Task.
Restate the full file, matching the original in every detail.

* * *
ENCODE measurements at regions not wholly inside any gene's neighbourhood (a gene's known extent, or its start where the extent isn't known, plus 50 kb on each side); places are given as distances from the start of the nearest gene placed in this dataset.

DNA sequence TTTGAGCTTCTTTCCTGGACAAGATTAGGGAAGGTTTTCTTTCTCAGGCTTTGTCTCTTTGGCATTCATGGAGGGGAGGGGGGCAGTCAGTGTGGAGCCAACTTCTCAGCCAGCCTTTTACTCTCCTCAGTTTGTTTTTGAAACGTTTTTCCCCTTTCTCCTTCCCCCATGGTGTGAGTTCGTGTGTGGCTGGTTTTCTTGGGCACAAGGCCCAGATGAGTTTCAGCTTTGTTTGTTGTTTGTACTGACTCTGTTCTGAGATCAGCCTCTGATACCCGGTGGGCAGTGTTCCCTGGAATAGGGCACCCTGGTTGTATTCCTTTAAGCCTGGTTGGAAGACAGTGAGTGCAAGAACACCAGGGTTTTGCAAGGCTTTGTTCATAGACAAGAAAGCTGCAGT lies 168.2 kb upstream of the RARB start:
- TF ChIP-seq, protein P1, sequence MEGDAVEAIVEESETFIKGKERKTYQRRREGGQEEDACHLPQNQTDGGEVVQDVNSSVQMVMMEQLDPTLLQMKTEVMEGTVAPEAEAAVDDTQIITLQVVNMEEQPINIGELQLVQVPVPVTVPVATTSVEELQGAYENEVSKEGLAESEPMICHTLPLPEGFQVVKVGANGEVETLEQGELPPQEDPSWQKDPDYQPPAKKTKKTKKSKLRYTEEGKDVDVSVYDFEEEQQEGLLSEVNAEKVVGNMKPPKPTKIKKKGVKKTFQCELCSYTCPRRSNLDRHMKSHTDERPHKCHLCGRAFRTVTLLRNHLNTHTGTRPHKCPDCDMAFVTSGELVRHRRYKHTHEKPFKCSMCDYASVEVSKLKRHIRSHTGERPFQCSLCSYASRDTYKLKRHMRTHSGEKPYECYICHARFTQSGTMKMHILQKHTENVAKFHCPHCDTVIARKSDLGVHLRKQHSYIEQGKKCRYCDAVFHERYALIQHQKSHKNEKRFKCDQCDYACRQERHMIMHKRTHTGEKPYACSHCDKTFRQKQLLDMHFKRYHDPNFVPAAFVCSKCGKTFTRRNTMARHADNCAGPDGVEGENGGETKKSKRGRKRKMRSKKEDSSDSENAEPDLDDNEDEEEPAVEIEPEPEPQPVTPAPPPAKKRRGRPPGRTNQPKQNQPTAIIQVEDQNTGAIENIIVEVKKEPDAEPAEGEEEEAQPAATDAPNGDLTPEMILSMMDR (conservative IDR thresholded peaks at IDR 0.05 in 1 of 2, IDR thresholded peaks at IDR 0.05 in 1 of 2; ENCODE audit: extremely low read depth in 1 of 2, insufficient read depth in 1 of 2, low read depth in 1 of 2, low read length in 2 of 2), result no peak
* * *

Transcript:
ENCODE measurements at regions not wholly inside any gene's neighbourhood (a gene's known extent, or its start where the extent isn't known, plus 50 kb on each side); places are given as distances from the start of the nearest gene placed in this dataset.

DNA sequence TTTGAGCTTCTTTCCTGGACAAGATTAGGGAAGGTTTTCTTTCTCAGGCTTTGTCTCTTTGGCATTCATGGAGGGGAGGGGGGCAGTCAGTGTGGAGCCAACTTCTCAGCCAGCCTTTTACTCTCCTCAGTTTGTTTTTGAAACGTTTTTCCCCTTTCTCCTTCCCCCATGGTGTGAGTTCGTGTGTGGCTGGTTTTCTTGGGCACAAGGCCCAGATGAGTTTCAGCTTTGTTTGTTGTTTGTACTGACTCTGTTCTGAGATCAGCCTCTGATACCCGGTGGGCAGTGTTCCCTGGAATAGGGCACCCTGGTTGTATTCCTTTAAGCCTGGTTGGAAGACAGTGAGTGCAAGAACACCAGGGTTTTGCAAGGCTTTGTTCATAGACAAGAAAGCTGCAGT lies 168.2 kb upstream of the RARB start:
- TF ChIP-seq, protein P1, sequence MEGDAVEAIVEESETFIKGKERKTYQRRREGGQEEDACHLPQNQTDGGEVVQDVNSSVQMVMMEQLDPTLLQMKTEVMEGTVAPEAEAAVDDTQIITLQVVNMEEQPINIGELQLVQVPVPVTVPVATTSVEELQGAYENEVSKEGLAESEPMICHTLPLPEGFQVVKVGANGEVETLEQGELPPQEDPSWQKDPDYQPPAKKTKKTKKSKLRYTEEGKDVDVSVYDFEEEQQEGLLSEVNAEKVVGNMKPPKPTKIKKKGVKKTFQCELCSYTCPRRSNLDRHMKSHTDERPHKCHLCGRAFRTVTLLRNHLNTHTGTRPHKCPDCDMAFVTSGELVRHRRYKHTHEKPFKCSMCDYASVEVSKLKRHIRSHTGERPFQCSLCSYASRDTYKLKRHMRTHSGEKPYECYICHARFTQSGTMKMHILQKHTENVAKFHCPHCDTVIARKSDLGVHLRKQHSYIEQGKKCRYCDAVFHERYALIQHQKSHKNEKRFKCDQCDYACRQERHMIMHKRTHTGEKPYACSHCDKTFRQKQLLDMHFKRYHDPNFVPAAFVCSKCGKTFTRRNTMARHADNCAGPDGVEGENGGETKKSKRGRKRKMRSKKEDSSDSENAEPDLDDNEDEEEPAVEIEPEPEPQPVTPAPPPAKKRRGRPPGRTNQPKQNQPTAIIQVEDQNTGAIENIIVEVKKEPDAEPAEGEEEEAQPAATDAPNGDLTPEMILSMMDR (conservative IDR thresholded peaks at IDR 0.05 in 1 of 2, IDR thresholded peaks at IDR 0.05 in 1 of 2; ENCODE audit: extremely low read depth in 1 of 2, insufficient read depth in 1 of 2, low read depth in 1 of 2, low read length in 2 of 2), result no peak